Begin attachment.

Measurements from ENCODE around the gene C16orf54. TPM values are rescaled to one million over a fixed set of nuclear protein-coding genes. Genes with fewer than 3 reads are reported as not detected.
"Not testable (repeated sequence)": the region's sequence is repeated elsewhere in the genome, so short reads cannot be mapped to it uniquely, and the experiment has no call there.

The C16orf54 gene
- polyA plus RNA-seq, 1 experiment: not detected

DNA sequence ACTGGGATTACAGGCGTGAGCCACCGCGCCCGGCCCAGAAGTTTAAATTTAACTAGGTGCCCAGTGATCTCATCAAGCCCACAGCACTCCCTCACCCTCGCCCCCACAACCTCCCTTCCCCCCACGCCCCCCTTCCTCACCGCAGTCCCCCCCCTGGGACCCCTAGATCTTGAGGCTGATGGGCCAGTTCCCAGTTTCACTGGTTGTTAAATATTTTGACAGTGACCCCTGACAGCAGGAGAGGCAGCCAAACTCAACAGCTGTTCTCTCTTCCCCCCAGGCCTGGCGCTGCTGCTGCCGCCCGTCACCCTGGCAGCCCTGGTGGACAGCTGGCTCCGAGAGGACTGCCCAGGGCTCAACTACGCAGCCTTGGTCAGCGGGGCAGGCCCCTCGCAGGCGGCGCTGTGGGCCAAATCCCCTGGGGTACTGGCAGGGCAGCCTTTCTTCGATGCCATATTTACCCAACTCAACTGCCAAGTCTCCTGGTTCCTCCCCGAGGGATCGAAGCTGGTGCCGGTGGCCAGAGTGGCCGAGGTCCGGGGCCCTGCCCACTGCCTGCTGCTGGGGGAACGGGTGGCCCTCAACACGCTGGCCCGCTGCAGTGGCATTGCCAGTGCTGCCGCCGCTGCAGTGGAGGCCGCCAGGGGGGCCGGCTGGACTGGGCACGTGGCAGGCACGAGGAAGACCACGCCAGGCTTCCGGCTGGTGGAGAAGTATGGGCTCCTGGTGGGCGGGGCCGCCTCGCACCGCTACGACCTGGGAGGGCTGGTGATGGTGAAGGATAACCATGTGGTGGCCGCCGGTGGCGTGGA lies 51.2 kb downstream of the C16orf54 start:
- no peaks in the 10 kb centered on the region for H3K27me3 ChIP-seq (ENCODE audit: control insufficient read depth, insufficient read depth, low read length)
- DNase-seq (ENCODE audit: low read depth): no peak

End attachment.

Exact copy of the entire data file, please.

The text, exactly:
Measurements from ENCODE around the gene C16orf54. TPM values are rescaled to one million over a fixed set of nuclear protein-coding genes. Genes with fewer than 3 reads are reported as not detected.
"Not testable (repeated sequence)": the region's sequence is repeated elsewhere in the genome, so short reads cannot be mapped to it uniquely, and the experiment has no call there.

The C16orf54 gene
- polyA plus RNA-seq, 1 experiment: not detected

DNA sequence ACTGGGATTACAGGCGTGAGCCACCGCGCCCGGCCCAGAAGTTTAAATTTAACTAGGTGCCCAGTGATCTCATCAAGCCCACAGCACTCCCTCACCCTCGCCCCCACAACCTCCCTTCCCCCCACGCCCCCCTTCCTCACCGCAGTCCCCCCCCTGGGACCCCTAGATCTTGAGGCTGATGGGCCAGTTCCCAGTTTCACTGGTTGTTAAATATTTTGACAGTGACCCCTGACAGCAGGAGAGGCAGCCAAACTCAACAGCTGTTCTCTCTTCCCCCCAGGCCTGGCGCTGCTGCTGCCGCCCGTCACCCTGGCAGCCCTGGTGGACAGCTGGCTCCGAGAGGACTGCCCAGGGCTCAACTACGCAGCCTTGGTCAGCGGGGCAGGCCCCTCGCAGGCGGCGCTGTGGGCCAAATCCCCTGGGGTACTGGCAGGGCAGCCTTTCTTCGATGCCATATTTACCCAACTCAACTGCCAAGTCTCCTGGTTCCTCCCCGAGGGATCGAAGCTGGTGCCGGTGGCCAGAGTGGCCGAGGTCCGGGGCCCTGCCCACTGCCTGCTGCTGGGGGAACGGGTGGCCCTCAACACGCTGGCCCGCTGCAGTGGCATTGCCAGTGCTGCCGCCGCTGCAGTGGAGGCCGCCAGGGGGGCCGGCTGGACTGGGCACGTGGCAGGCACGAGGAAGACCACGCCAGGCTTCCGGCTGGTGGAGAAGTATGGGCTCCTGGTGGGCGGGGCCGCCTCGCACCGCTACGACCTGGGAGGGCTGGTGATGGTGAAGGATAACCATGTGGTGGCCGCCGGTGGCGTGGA lies 51.2 kb downstream of the C16orf54 start:
- no peaks in the 10 kb centered on the region for H3K27me3 ChIP-seq (ENCODE audit: control insufficient read depth, insufficient read depth, low read length)
- DNase-seq (ENCODE audit: low read depth): no peak